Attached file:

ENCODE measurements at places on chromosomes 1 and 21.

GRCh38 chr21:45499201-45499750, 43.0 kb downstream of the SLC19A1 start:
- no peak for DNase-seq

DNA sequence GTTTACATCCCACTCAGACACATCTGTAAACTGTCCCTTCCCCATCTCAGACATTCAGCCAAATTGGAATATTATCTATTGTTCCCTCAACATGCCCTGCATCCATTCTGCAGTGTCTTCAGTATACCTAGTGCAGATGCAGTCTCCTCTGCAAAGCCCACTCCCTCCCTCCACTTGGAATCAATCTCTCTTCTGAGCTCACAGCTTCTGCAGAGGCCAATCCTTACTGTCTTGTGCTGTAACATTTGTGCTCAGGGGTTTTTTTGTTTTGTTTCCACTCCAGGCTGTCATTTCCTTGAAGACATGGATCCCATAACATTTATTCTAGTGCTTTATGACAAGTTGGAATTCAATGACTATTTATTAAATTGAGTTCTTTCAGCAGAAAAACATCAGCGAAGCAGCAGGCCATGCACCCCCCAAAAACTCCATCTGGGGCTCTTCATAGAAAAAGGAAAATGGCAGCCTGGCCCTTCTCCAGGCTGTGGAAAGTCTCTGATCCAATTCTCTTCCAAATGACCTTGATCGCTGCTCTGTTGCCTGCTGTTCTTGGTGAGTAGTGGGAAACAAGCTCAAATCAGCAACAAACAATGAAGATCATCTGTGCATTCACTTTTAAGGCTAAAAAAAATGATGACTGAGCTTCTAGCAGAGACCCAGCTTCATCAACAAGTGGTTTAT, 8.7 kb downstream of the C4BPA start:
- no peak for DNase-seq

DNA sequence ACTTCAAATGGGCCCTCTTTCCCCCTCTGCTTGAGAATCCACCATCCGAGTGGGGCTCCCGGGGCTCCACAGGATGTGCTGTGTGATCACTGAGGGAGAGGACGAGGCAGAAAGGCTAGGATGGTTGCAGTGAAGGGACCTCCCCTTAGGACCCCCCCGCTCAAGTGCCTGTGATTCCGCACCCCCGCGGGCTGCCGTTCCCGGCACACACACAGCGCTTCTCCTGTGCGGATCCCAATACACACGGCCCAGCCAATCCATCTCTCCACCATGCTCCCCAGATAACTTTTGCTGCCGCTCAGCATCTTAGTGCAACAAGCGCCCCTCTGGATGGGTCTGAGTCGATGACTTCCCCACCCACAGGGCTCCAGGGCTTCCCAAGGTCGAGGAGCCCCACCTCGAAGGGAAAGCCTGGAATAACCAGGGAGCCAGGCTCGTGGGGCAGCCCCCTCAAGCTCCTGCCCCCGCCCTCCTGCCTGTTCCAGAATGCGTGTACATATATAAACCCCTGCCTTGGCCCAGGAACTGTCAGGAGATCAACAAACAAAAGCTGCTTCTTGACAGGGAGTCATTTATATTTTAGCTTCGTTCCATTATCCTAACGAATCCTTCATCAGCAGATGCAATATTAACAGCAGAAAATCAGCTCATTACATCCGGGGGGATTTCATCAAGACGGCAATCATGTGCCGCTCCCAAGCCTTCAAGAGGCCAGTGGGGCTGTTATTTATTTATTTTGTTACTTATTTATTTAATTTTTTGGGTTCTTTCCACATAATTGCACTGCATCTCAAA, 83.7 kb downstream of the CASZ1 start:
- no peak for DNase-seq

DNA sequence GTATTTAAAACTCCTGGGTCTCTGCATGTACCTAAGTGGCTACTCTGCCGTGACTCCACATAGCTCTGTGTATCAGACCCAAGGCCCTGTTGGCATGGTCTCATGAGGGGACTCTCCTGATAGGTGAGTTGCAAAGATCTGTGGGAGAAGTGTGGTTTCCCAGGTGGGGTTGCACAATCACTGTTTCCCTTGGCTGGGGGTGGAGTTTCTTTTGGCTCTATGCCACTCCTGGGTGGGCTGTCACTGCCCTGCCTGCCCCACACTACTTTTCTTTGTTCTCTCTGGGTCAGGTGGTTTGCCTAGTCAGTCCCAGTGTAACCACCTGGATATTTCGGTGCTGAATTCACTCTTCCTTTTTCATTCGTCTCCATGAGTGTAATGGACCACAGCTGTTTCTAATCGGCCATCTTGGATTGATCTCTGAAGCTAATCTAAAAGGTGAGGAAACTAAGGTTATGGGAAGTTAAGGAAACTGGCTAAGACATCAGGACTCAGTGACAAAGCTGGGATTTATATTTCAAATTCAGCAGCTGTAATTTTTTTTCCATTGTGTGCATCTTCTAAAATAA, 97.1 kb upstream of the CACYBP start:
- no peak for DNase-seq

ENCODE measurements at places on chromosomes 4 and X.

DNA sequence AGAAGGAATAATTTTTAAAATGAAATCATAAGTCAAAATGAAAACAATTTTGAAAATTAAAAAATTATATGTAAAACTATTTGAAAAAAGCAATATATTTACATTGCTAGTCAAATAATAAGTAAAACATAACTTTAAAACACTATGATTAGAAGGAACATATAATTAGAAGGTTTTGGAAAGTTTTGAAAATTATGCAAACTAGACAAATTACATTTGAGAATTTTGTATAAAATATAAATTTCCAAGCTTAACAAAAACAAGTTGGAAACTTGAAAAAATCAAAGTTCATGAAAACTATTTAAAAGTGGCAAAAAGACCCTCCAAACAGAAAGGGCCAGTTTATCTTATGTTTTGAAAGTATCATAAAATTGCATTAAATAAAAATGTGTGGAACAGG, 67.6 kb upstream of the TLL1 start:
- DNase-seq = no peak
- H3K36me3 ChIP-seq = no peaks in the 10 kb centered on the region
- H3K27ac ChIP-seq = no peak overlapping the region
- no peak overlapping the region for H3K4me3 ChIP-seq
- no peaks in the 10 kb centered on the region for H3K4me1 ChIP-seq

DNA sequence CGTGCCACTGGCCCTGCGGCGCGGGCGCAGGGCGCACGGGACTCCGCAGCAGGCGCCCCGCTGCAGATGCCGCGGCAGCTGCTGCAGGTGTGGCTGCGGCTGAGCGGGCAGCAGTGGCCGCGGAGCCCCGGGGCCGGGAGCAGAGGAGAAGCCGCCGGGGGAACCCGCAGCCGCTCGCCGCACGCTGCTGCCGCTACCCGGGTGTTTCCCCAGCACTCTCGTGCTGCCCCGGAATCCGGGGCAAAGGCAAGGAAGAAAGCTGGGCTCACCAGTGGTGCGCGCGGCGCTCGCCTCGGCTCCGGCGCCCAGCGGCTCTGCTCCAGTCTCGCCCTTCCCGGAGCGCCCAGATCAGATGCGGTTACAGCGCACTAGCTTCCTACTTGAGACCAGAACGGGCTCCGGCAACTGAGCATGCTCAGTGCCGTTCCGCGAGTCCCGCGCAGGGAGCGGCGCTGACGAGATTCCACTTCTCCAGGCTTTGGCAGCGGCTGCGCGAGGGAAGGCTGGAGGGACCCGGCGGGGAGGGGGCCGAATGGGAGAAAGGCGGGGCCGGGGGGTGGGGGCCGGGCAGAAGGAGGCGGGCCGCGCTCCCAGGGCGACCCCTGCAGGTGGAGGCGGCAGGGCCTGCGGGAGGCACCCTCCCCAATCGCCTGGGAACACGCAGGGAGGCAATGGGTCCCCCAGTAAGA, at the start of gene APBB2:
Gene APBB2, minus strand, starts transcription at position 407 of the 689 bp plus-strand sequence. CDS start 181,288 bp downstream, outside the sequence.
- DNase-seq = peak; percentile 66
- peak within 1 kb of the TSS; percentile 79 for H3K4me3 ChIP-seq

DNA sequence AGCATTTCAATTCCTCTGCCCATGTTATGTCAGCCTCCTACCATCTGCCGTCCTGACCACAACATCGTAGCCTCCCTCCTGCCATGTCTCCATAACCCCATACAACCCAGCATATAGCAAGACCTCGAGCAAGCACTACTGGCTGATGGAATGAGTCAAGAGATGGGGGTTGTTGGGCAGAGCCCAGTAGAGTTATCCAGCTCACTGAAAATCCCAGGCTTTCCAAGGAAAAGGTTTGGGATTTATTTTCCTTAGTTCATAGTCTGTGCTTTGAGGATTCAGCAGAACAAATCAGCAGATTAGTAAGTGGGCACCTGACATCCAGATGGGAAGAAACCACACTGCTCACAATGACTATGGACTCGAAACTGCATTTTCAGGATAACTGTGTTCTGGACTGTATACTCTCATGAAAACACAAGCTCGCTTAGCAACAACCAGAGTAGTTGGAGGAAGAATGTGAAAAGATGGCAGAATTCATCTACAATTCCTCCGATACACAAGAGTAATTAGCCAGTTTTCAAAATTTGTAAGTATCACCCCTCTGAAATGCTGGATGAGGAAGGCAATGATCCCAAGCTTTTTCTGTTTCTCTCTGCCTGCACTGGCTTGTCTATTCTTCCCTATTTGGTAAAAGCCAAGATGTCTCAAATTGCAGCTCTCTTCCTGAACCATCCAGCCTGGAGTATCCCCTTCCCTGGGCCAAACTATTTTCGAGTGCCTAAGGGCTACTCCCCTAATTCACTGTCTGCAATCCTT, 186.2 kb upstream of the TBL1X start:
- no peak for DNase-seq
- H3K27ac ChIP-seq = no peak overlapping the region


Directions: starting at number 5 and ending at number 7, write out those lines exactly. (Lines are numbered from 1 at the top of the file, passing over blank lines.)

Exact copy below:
- no peak for DNase-seq

DNA sequence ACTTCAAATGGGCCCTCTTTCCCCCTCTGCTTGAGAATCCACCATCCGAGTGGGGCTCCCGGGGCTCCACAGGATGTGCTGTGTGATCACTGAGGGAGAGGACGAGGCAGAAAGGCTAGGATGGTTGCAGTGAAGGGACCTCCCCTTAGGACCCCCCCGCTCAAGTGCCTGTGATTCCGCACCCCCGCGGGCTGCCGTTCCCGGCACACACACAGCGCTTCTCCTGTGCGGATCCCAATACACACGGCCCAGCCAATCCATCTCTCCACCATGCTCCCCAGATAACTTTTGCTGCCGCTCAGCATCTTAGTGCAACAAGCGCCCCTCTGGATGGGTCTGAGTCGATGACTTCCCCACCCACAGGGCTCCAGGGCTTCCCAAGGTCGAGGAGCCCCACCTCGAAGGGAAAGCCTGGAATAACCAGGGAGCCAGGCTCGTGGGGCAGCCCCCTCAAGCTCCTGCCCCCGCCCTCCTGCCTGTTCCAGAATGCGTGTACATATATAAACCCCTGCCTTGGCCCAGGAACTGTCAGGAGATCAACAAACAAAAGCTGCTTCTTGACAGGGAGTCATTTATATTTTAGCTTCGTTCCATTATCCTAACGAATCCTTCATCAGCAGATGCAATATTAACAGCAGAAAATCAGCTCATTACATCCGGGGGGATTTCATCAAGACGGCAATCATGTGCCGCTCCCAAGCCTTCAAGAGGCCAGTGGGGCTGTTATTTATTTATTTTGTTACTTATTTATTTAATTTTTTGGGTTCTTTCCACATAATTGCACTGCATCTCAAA, 83.7 kb downstream of the CASZ1 start:
- no peak for DNase-seq